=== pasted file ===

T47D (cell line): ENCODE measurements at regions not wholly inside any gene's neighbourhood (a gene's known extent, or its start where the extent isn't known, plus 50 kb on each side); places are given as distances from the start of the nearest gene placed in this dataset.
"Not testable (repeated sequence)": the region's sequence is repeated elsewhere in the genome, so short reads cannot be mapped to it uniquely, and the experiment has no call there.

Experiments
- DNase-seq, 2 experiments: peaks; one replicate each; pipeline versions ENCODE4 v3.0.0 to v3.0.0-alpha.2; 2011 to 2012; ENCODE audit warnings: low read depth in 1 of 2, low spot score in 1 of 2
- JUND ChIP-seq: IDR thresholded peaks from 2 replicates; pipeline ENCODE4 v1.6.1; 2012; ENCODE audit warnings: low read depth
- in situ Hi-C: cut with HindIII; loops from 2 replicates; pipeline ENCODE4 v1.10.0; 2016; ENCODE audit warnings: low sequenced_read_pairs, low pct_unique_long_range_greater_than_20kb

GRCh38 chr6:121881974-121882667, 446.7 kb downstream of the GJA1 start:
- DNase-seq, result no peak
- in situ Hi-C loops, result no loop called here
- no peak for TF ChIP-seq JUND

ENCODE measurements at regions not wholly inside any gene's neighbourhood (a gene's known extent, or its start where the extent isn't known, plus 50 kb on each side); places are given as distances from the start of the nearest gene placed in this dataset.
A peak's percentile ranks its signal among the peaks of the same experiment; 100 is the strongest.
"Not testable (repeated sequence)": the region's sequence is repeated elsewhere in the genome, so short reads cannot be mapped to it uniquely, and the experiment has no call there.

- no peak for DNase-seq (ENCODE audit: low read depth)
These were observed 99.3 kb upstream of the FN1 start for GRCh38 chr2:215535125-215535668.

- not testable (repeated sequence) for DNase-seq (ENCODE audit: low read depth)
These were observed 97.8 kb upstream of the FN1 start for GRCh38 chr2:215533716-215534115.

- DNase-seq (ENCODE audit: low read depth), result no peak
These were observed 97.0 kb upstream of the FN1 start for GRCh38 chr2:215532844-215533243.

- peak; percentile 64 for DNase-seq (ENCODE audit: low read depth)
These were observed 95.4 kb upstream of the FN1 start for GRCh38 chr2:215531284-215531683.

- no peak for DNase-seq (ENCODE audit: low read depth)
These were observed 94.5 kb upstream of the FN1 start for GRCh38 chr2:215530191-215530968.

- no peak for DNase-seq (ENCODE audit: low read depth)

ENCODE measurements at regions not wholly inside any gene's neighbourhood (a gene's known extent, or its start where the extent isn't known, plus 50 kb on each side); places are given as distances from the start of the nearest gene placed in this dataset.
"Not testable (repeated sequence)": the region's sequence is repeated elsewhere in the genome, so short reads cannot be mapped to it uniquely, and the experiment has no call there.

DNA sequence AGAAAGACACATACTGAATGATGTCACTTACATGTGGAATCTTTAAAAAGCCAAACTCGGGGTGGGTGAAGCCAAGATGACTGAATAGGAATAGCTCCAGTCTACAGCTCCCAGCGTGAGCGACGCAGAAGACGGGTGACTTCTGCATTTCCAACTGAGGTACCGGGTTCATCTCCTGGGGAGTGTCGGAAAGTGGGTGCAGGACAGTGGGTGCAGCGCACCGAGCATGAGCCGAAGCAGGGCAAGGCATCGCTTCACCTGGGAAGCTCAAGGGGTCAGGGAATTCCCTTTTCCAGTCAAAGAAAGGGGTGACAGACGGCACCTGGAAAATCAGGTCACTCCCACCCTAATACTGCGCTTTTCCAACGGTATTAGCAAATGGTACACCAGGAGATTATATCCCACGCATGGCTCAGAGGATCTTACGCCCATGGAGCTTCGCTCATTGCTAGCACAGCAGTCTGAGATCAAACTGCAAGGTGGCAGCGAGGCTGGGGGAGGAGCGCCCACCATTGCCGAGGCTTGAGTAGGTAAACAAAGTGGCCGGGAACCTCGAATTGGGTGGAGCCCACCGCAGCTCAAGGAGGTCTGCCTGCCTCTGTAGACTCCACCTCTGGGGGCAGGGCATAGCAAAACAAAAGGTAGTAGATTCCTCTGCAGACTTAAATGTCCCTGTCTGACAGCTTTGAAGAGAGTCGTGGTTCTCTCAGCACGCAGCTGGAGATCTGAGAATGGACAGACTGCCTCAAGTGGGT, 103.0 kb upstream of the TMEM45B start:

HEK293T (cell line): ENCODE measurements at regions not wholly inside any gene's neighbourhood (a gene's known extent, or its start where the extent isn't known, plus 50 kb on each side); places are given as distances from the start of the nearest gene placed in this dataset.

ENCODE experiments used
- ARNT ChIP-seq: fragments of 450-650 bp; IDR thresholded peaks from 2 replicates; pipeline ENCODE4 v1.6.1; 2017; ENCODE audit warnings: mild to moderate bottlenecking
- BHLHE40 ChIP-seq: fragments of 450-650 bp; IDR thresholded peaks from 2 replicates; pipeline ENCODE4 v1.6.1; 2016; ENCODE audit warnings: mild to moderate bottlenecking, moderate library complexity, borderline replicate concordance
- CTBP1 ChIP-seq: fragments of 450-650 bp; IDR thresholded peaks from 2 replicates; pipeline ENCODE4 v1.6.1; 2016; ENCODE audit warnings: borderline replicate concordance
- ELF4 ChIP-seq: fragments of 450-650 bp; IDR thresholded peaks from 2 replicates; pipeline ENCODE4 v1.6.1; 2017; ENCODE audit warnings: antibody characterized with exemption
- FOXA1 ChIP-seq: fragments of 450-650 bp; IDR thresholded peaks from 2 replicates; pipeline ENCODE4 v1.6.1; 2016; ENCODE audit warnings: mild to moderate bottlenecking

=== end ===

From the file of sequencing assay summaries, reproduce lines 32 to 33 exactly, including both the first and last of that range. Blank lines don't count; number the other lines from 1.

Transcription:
- CTBP1 ChIP-seq: fragments of 450-650 bp; IDR thresholded peaks from 2 replicates; pipeline ENCODE4 v1.6.1; 2016; ENCODE audit warnings: borderline replicate concordance
- ELF4 ChIP-seq: fragments of 450-650 bp; IDR thresholded peaks from 2 replicates; pipeline ENCODE4 v1.6.1; 2017; ENCODE audit warnings: antibody characterized with exemption